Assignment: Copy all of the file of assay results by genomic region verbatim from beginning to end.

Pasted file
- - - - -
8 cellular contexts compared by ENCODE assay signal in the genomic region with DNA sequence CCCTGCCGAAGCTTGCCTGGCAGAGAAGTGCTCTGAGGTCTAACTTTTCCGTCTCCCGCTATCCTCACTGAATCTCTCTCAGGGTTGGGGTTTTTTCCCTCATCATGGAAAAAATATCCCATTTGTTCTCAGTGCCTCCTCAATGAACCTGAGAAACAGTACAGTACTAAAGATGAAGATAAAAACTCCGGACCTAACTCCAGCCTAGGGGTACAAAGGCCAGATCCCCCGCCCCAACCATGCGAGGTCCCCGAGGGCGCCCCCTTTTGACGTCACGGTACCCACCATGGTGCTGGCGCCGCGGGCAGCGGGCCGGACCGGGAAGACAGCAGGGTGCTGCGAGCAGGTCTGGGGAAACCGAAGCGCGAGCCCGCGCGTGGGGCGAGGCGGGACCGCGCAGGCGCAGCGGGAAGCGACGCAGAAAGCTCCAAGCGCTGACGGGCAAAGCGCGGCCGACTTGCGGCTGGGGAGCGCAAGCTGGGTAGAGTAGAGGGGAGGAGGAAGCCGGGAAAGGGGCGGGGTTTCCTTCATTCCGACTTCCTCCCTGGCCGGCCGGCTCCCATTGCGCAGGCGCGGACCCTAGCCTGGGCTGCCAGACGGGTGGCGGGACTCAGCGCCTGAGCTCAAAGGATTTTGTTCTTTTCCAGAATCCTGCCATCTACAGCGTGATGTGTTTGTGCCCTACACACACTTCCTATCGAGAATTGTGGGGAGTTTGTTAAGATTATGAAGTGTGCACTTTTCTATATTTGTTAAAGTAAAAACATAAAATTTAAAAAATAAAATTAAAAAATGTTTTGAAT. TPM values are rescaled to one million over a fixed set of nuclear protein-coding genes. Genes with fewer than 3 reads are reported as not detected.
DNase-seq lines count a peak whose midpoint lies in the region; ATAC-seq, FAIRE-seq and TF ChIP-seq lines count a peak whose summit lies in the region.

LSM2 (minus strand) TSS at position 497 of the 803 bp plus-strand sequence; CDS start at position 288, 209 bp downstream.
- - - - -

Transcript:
8 cellular contexts compared by ENCODE assay signal in the genomic region with DNA sequence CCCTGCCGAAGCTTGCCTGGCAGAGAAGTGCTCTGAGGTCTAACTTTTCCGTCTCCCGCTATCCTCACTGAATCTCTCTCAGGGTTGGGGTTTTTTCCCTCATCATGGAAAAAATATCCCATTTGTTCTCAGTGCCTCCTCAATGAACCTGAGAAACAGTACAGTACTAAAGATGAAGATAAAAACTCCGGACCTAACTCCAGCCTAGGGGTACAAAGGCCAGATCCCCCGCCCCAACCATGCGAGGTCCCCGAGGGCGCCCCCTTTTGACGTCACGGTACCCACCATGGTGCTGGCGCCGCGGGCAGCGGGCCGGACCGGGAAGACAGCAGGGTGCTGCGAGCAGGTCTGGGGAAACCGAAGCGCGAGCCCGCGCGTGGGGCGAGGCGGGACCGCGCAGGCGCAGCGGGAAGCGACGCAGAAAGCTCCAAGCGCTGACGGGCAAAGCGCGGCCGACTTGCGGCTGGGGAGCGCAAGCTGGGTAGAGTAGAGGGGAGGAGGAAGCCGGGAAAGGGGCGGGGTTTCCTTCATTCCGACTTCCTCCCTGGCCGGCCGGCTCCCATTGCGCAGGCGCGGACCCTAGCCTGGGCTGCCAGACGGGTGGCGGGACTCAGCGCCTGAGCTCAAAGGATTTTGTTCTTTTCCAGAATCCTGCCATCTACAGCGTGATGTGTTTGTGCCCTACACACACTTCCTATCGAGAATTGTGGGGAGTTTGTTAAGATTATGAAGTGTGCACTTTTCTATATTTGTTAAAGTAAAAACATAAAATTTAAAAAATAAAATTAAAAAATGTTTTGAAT. TPM values are rescaled to one million over a fixed set of nuclear protein-coding genes. Genes with fewer than 3 reads are reported as not detected.
DNase-seq lines count a peak whose midpoint lies in the region; ATAC-seq, FAIRE-seq and TF ChIP-seq lines count a peak whose summit lies in the region.

LSM2 (minus strand) TSS at position 497 of the 803 bp plus-strand sequence; CDS start at position 288, 209 bp downstream.